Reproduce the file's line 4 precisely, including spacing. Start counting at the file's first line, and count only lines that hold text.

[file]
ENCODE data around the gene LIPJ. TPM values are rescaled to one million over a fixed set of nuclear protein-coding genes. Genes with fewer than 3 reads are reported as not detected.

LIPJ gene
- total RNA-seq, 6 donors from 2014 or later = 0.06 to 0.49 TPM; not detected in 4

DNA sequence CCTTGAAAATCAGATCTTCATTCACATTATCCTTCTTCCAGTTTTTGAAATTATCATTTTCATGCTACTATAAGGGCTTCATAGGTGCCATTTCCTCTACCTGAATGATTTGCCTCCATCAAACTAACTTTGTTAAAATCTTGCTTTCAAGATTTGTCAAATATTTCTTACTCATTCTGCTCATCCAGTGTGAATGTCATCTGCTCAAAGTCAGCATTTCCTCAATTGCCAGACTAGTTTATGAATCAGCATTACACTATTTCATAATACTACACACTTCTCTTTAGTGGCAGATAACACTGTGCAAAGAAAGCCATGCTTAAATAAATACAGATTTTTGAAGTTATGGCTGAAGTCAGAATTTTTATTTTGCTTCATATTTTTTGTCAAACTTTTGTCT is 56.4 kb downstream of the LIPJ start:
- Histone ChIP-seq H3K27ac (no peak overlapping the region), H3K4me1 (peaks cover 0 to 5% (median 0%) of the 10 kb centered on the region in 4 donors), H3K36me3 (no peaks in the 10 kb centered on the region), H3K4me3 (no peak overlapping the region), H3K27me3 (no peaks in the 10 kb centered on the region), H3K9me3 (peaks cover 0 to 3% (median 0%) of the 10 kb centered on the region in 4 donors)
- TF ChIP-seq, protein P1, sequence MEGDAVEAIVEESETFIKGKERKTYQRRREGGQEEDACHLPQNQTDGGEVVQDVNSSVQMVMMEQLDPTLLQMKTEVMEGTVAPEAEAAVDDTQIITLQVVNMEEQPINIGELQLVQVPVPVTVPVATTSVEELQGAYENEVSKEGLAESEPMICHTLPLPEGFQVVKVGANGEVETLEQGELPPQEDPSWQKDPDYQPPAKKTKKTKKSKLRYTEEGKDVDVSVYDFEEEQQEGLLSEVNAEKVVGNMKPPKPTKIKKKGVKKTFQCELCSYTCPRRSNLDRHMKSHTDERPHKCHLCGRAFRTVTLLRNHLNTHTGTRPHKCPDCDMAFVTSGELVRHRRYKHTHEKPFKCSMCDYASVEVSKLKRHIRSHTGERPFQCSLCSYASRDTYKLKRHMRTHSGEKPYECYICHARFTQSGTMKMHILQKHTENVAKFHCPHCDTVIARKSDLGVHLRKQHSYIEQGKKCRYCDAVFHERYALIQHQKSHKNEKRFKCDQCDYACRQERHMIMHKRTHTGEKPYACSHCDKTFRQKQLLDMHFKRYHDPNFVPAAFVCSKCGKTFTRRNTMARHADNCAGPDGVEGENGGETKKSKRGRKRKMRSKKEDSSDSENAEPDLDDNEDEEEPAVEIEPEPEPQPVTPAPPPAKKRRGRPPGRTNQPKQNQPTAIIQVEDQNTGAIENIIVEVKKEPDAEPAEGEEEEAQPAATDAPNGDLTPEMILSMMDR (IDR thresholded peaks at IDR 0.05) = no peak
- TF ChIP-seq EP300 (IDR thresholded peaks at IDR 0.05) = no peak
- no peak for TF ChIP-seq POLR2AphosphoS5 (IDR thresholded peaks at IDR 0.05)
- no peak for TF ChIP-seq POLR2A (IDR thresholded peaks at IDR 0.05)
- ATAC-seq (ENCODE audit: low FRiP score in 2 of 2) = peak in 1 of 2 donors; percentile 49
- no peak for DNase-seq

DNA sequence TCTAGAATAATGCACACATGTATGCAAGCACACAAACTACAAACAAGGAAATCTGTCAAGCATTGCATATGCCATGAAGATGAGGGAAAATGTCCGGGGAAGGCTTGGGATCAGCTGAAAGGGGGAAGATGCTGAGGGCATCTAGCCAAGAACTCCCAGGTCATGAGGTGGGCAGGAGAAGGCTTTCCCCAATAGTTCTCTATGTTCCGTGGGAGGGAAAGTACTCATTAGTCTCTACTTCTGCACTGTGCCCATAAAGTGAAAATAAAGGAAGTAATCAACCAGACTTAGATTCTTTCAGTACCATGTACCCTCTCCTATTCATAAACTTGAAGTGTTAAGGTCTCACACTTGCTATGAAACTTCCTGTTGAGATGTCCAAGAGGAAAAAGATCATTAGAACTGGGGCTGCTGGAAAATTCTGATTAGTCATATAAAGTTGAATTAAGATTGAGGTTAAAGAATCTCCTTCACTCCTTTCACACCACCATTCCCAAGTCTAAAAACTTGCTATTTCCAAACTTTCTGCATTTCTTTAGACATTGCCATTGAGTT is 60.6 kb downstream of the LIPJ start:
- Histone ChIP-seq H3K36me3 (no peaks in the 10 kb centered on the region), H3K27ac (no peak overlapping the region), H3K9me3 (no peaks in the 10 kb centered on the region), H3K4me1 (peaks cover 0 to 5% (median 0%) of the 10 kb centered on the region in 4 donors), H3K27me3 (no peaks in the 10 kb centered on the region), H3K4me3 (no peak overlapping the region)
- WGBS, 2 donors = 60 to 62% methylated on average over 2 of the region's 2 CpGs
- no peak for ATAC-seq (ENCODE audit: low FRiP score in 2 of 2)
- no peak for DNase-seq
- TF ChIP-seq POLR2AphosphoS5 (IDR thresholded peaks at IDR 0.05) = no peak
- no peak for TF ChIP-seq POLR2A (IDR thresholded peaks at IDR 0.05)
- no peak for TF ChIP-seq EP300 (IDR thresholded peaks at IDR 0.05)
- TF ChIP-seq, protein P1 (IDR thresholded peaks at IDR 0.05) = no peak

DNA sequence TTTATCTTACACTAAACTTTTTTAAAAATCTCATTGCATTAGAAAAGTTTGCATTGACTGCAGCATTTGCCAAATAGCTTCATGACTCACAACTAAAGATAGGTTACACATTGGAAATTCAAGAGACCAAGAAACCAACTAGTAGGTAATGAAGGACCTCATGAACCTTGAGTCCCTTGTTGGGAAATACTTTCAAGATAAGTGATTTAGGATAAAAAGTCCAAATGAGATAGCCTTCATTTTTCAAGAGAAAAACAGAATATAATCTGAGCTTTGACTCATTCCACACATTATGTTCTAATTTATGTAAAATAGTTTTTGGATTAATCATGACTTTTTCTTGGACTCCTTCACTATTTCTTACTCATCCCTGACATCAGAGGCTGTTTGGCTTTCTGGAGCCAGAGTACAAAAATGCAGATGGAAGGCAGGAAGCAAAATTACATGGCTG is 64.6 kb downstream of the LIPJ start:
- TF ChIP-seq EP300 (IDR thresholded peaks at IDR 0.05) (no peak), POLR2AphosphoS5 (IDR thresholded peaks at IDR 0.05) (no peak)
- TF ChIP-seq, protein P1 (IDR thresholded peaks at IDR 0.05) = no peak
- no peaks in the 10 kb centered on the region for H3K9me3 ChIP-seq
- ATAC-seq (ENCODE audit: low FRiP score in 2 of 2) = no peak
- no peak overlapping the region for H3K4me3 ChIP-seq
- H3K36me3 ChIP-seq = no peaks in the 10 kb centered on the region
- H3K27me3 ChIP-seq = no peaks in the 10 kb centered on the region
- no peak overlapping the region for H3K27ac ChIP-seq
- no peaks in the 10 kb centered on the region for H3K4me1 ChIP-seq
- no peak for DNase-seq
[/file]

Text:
DNA sequence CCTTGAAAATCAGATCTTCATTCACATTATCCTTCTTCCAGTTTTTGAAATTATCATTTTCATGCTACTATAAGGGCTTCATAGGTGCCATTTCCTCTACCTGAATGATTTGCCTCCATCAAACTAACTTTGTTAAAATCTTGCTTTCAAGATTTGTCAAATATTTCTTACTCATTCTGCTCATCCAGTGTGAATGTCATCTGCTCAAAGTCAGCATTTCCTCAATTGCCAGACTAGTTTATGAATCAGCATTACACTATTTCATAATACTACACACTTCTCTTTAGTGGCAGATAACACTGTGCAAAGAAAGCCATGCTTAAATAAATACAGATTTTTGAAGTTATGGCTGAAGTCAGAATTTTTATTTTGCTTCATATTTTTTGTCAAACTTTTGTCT is 56.4 kb downstream of the LIPJ start: